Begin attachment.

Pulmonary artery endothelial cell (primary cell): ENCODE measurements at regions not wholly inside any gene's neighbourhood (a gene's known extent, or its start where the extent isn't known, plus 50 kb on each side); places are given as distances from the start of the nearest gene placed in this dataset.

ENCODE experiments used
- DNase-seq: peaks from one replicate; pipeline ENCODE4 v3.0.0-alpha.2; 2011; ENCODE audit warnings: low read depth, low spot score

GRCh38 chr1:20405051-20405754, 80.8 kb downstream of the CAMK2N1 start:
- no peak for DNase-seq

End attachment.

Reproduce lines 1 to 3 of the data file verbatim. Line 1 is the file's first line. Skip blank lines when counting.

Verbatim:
Pulmonary artery endothelial cell (primary cell): ENCODE measurements at regions not wholly inside any gene's neighbourhood (a gene's known extent, or its start where the extent isn't known, plus 50 kb on each side); places are given as distances from the start of the nearest gene placed in this dataset.

ENCODE experiments used
- DNase-seq: peaks from one replicate; pipeline ENCODE4 v3.0.0-alpha.2; 2011; ENCODE audit warnings: low read depth, low spot score